Which is what the man said, bless his cerebral soul, at the post fight presser. “I told you, you won’t see the best Keith Thurman but you will see a world class performance,” he said. You saw nicks and puffing under the eye and you noted that yep, this was no easy task.

”I wanna thank God, my team, Al, Fox, this is a great night of boxing. And I like I said previously, Keith Thurman will make boxing great again.”

And check it out, this is why I enjoy Thurman so much. He’s cerebral, and he is like most of us in that he second guesses himself. One moment he’ll feel on top of the world, and can be thinking he will be “making boxing great again.” And next, he’ll admit that he found himself during the fight wondering why he wasn’t doing more, taking more risks.

“There was one round where I was positively shooken up,” he said, but he thinks Lopez won two more rounds apart from that one, which yes, was a clear 10-8 round for the Cali boxer. He touched on the rust factor.

“There was a little insecurity in taking risk,” he said.

Yeah, the man doesn’t offer up more typical fare, which is easier to package in the soundbites to build fights.

“I possibly did underestimate him a little bit,” he allowed.

ESPN’s Dan Rafael asked him abut almost scoring a KO. The winner said that he thought he’d come back in round three and maybe close the show, but the knockdown made Lopez smarter. And then a bit later he started riffing, on his fighting philosophy. He realized not that long ago that Floyd Mayweather might not be TBE — but he is TBE to an extent. In winning 7 of 12 rounds, Floyd was the master. I meant to ask him if he was in that mode, that “winning 7 of 12” mode in this fight, but he was shepherded out of the building after taking questions for about a half hour.

He said he might be wanting to “take a little more risk on the battle field” moving forward, because why not press to close the show, why let a foe hang around and maybe make things difficult for him late?

Thurman is interesting to cover and to watch. He is a thinker, he sometimes takes a pause before he answers, and isn’t a blurter. Like when Chris Glover asked about his next, and when he wants to come back to A-side vs A-side fights. He paused, and then offered a lengthy answer which could be parsed and dissected.

Maybe the most interesting portion of the presser came when NYFights’ John Gatling asked him how he managed to keep staying enthused and intent on trying to be the best, after dealing with so many injuries and such. Thurman zigged; he brought up a quote from Malcolm X. That said, basically, if you don’t have critics zinging you, you ain’t doing much. That coincided with his sharing that he understands that Mayweather “is the best seven round fighter ever.”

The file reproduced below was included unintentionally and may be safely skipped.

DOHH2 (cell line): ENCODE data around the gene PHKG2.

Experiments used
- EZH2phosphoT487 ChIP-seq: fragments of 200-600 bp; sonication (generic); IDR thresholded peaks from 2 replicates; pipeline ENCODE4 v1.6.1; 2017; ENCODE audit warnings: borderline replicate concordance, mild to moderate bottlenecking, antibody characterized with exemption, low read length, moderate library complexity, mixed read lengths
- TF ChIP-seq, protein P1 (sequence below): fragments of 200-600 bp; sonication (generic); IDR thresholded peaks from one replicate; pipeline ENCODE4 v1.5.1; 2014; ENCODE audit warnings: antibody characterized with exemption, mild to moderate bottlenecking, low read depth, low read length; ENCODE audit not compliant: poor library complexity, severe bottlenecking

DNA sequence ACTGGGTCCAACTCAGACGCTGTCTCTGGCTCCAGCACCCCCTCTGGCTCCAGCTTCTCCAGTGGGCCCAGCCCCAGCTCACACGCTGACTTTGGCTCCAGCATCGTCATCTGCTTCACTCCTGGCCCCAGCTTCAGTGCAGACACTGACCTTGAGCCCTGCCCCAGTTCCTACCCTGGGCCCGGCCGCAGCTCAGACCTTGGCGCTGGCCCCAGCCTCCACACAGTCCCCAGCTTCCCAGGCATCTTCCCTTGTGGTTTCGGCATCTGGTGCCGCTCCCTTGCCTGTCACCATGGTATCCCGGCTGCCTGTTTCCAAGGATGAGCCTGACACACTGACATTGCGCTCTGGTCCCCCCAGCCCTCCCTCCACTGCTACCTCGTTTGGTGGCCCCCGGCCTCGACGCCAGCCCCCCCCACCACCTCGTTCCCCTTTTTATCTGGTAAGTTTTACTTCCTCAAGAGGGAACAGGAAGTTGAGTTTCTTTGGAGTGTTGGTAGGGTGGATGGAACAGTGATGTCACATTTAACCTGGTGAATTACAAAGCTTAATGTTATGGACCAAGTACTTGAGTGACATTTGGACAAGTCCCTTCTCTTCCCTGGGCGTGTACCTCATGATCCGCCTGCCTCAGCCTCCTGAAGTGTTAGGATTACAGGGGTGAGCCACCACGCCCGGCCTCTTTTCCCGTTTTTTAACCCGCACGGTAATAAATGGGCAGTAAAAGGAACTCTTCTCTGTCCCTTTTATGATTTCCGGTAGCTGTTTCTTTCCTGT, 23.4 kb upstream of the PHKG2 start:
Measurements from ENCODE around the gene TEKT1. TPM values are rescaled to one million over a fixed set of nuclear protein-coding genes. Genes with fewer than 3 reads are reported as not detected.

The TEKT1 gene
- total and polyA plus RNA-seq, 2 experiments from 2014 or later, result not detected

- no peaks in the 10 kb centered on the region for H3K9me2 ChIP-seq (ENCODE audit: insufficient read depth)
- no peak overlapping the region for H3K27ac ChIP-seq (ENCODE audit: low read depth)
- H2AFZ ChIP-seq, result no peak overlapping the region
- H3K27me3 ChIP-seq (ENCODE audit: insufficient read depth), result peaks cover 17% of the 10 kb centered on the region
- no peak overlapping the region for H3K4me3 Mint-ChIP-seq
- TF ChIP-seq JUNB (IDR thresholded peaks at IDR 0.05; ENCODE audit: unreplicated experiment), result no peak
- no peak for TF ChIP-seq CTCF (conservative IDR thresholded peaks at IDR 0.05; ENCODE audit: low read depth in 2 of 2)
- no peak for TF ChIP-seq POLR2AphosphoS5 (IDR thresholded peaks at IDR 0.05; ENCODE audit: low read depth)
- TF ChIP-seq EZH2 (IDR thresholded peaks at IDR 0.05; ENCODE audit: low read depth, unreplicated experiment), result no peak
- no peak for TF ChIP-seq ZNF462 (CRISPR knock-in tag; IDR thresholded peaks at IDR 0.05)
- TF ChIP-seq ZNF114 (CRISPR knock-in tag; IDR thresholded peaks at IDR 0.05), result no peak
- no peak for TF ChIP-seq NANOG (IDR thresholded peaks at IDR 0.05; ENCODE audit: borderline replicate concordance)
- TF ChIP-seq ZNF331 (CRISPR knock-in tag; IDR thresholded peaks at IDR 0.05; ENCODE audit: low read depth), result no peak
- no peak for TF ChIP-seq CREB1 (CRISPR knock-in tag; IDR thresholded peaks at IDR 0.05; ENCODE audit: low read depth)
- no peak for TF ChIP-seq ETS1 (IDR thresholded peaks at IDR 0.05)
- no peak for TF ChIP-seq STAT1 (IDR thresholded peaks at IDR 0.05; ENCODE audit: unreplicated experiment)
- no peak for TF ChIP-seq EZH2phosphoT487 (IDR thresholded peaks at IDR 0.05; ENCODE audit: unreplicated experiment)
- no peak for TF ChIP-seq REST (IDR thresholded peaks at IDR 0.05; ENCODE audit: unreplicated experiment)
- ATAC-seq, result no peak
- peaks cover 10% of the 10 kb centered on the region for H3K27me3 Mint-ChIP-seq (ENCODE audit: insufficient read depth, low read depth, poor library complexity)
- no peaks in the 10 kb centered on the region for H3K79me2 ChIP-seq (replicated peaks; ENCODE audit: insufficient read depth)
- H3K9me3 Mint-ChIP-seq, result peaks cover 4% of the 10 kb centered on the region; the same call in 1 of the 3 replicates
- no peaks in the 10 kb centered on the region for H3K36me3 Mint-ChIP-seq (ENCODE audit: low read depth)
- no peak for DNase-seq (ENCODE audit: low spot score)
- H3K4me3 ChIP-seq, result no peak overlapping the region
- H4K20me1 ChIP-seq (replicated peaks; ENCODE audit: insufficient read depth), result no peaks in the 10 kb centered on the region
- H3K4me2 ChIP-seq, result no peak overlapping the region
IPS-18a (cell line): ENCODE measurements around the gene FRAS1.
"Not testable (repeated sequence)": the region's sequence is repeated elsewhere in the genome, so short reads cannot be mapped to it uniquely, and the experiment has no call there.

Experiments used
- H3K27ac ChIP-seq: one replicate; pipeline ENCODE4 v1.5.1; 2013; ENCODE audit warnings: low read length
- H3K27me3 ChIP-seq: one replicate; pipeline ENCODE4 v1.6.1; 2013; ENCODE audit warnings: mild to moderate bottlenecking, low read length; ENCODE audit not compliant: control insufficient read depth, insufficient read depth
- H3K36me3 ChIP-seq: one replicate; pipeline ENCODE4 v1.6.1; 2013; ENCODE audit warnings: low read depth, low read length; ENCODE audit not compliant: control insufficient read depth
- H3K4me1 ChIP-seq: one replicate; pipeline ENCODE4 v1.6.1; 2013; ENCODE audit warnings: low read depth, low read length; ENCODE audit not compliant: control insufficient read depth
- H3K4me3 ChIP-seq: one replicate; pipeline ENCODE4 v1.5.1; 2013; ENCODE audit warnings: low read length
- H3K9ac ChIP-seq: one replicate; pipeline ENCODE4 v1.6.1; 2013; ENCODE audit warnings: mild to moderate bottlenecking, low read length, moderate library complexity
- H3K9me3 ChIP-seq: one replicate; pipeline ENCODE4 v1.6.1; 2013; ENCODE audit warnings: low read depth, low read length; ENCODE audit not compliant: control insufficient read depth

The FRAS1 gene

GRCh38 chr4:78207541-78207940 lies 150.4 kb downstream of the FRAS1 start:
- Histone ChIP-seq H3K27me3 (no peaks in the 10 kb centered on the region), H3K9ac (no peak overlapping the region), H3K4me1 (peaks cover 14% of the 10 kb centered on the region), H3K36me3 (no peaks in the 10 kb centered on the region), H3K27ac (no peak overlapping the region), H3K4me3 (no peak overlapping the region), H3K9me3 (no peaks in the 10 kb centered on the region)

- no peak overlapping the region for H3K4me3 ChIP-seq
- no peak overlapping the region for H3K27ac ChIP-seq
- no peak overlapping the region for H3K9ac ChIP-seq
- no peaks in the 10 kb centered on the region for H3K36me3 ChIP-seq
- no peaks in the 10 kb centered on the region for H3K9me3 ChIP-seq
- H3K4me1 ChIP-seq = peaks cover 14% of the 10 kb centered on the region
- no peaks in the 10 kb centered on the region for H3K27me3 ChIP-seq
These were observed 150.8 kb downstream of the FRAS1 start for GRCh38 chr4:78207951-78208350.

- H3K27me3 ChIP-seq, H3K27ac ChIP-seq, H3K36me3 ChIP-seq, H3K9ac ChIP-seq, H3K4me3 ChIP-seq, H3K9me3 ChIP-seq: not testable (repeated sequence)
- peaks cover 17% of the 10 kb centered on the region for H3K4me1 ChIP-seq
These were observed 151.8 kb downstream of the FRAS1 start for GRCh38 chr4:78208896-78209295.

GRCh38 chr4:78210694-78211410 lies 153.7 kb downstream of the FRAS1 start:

Another Thurman observation: he will give you a more in-depth answer than you might expect, such as when he was asked really, truly what was going on in round seven, when Lopez was rocking him. He thought he could have moved his hands more, to help convince the ref that he was OK, he could continue.

“There was a moment where at least it could have been one punch away from a knockdown.”

And, another tidbit that deserves more attention: “The name ‘One Time’ isn’t something that I can do to them, it’s something they can do to me,” he said, and I had to run that back at home and try to dissect it.

You should check out the Q and A; Thurman always makes me think, ponder, and re-ponder. In fact, he was willing to talk more, and got back into Malcolm X, but the plug was pulled on him. He offered that he likes to live a “one love” sort of existence but that Malcolm X wasn’t adverse to living with an eye for an eye mentality. And then a handler looked to usher Thurman to the exit.

“Love destroys hate, hate will never get rid of hate,” he said, and then the hook came out, a bit after he spoke of X’s lack of love for “the white man.” That left us wanting more, and that was a bit of a letdown, considering this fighter has been out of sight for almost two years.

More observing: I confess I do miss the presence of promoter Lou DiBella, who wasn’t on the after-fight presser dais, and helping set a tone that is more so maybe informal, less strict, more fun, more freewheeling. We seem to be in a new space with outings like this, where it’s more structured. I am not sure why, exactly. I’d think you’d want more of an atmosphere where press feels relaxed, because that encourages more back and forth, where we can find out more about the athletes, what makes them tick.